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I wanted some new pillow shams for my bed, now that we've painted our room and bought new furniture. The old black ones just looked out of place. I found some fabric I like and decided to just wing it. It's very easy, actually!
Here is what I ended up with:
Here's what the bed looked like before. I am modeling my new shams on these old ones. I didn't want a ruffle, just a straight edge.
This is for the kind of shams that just have an overlapping back that you insert the pillow through, like this:
The first step is to make some pattern pieces, which consist of just a square and a rectangle. I made king sized shams, so these measurements are for those. Since I already had some shams in that size, I simply took the pillow out, smoothed it flat and measured it. Then I added half-inch seam allowances.
So, get some big paper -- I use unprinted news rolls. I work at a newspaper, and these are the ends of the giant rolls used on the presses. They give them away free, and there is actually quite a bit of paper on it. Check with your local newspaper. I got my 2x18 inch clear grid ruler (this is my No. 1 favorite sewing-related tool) and my square. I created a rectangle 40"x24.5" for the front of my sham. I created a near-square 26"x24.5" for the backs of my shams. Now, in hindsight I realized I made my back pieces overlap too much, making it hard to get my pillows in. I recommend using one piece the size above for the top back piece and another that's a bit smaller for the piece it overlaps, maybe 22"x24.5".
Cut out your fabric. You'll need two front pieces. NOTE: If your fabric has a pattern, think carefully about how you want it centered on your sham, and also try to make both shams the same. You may need to buy extra fabric.:
You'll need 4 back pieces to make two shams. Like I said, I used equal-sized almost-squares but recommend you make one square smaller on each pillow:
Hem one side edge of each back piece. This will be at the opening of the back of the pillow sham:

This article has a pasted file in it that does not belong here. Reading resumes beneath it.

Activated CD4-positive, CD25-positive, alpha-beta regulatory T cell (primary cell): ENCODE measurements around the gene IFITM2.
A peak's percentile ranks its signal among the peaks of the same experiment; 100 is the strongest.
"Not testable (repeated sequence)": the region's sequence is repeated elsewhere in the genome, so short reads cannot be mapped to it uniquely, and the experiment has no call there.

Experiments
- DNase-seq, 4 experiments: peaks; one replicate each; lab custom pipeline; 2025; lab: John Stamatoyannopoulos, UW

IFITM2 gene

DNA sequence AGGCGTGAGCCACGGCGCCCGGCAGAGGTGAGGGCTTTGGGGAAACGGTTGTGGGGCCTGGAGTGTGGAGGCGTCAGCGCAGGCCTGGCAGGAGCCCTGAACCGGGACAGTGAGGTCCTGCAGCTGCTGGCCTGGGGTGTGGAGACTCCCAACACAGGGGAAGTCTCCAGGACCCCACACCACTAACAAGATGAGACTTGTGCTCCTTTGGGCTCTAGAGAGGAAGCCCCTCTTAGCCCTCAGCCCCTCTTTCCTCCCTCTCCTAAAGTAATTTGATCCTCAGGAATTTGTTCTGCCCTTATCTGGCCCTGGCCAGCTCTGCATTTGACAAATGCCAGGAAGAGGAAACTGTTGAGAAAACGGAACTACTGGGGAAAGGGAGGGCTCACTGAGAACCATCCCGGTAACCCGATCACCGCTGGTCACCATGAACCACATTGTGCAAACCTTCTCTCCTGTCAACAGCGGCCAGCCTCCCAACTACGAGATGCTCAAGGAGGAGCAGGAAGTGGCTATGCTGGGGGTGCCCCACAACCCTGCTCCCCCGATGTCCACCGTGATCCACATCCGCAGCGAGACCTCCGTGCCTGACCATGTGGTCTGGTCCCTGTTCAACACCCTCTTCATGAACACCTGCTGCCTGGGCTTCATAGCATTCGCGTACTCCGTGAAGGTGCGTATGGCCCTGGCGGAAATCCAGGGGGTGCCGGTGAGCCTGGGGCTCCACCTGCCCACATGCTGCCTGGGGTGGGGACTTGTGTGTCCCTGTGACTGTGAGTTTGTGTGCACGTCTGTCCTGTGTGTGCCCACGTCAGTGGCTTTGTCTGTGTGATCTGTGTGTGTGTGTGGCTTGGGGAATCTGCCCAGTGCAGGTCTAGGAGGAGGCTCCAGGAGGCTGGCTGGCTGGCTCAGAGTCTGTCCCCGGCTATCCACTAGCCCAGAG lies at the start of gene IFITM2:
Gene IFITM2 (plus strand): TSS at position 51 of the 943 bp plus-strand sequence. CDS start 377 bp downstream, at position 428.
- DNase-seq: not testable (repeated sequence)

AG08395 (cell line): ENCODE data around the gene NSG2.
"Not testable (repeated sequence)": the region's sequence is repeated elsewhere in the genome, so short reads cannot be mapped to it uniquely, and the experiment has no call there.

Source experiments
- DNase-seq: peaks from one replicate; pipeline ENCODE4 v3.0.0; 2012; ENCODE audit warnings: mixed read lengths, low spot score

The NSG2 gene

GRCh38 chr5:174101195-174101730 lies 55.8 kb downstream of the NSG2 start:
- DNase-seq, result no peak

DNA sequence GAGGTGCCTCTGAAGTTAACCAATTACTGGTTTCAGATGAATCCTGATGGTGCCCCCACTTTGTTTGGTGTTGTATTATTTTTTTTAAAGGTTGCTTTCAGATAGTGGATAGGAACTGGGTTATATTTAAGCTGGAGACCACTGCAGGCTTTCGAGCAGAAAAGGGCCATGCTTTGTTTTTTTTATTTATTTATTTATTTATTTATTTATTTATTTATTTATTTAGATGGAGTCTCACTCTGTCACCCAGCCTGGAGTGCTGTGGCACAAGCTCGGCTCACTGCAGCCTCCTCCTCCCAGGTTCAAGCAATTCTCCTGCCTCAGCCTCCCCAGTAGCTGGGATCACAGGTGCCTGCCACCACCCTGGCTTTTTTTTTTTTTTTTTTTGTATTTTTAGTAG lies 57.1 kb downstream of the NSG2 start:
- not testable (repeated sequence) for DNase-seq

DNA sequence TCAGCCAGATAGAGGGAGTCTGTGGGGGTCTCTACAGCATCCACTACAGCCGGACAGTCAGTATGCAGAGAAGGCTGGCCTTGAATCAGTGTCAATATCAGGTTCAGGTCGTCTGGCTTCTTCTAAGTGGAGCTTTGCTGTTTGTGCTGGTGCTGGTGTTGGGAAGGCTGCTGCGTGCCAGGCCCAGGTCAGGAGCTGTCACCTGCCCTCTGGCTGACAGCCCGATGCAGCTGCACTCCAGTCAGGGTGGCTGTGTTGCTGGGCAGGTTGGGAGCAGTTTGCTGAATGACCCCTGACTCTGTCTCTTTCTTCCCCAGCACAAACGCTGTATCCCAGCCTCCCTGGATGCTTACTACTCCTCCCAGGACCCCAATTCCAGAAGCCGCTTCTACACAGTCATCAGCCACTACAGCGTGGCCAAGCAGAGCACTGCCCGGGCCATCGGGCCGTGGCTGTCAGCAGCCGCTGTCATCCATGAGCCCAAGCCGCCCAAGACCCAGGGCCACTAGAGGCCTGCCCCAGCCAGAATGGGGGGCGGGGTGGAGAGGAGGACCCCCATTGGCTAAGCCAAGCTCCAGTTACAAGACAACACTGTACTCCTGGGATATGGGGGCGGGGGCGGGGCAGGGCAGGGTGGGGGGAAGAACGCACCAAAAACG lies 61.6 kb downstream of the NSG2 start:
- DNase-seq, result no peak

OK - side note. See how my old pillow shams had floppy edges?
I don't like that. So I interfaced the outside edge of my front pieces. I just used scraps I had laying around, so it's a hodge-podge of little pieces. I used iron-on craft-weight interfacing so it would be nice and stiff.
This helped the edges stand up like this:
Place the front piece right side up. Then take your larger back piece and put the right side against the right side of the front piece. Pin around edge.
Now take your smaller back piece and do the same thing, overlapping the other piece.
Now sew around the entire outside, with a half-inch seam allowance. TIP: I have found that when sewing one interfaced piece to a non-interfaced piece, it works much better to sew with the interfacing up. When the interfacing is down and the non-interfaced piece is on top, it often feeds unevenly and bunches the top piece up.
Now trim the corners so they will be nice and pointy when you turn the piece right-side out.
Then press open your seams.
Turn your sham right-side out through the slit opening on the back. Smooth the edges and press.
Top stitch along the outside edge of the sham, all the way around.
Now you have this!
The next step is to make your little edge, or border. The right word for this is not coming to me, if there is one. I want to have a 2.5" border all the way around. All I'm going to do is sew a line all the way around 2.5" from the edge. Simple!
But first, I have to measure all the way around. First, I'm marking 2.5" down in intervals around the edge, and then I'm using the ruler to connect these intervals and draw a line all the way around using a marking pencil.
Now sew along this line. Insert your pillow, and you're done! I prewashed and cut the fabric the day before. Total sewing time took me about 2 hours.
I also made a throw pillow to match. I'm not sure I like it with the tan pillow behind it, but it will do: